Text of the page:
A Poet's Double Life

For poets working outside the literary world.


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The Meaning of May


Historic-Gdn-04842-WH-ws

 

And a bird overhead sang Follow,
  And a bird to the right sang Here;
And the arch of the leaves was hollow,
  And the meaning of May was clear.

 

It’s been almost a month since the last post. The April 2014 Poem-a-Day Challenge left me very weary from writing poems – and in fact – from reading a lot of poetry. My first order of business was to bury myself in a novel, Kinder than Solitude by Yiyun Li. Also, I finally got around to reading books that have been on my shelf for quite some time: Autobiography of an Ex-Colored Man by James Weldon Johnson and The Best American Short Stories 2006. Don’t get me wrong, I did write some poems that were commissioned for a birthday. I wrote five poems, sent four, the person liked two, and I printed one poem as the gift.

For me, May went by in one big fog. I spent most nights curled up on the couch, watching TV shows on Hulu or movies on Netflix. I didn’t have the energy to be creative or do much of anything else (my poor house). After so much output in April with writing poems and attending poetry events, the introvert in me needed an equal amount of solitude and sloth to balance everything out. The funny thing about not doing much is that life and creativity keep moving, even when the only thing I wanted to do was take a nap. For example, four poems from the April PAD Challenge found homes; one will appear in the upcoming “Knowing” issue of When Women Waken and the others will be featured in a future Come Closer post at Luna Luna Magazine. On May 1st, I granted Outrider Press permission to publish two poems in the next TallGrass Writers Guild anthology, “The Mountain.”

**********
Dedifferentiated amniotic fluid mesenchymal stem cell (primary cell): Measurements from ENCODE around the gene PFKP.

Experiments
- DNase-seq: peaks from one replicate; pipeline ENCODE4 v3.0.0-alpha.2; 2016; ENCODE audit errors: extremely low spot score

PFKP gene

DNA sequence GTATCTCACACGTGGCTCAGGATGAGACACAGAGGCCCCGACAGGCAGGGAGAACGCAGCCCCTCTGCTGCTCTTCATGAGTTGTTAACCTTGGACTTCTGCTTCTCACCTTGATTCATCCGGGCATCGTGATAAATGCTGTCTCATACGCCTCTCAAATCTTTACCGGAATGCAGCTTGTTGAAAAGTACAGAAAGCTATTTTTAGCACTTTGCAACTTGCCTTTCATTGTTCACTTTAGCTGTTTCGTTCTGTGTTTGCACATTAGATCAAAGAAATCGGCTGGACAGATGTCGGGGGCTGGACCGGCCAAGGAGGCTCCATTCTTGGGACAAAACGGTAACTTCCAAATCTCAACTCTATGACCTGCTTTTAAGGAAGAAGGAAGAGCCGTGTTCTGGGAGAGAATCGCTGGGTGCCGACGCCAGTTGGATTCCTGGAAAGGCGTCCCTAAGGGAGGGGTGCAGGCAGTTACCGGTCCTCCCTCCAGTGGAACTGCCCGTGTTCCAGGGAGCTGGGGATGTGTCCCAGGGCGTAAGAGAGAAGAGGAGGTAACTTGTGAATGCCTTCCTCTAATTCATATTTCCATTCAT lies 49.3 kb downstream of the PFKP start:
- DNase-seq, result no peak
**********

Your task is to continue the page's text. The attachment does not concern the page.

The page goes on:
The stanza from Algernon Charles Swinburne’s poem, “An Interlude” stood out because the meaning of May was clearly this: even when it looks like I’m doing nothing, something is still happening.

 


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April 2014 Poem-a-Day Challenge, The End


typewriter with paper and "the end" typed

 

Finally! Although, I say it never gets easier to do these challenges, but in some way, my process has been refined. I am really happy that I wasn’t up past midnight working on poems or tucked away in some corner at a milonga scribbling down my ideas. I made a point to finish a poem on most days before 9 PM, and definitely before going out for the evening. Often, I had to go with my first mind, follow a path, and make it work, which meant opening up channels within to let the prompts trigger experiences, emotions, observations, memories that I used to create poetry. Here is the last of what my first mind brought.

Day 28 (Prompt: Settling)

Pour yourself—pure and cool—
into a glass jar filled with the simple
sand of me at the floor.

Day 29 (Prompt: Realism/Magical)

Caladenia, the spider orchid, crawls

down the stalk, bit by bit, lands on the soft

moss of her clay pot.

Day 30 (Prompt: Calling It a Day)

At the happy hour, I’m still suited up

in dress and heels while the office men

have put their neckties and jackets

at ease and lowered their beers to half-glass.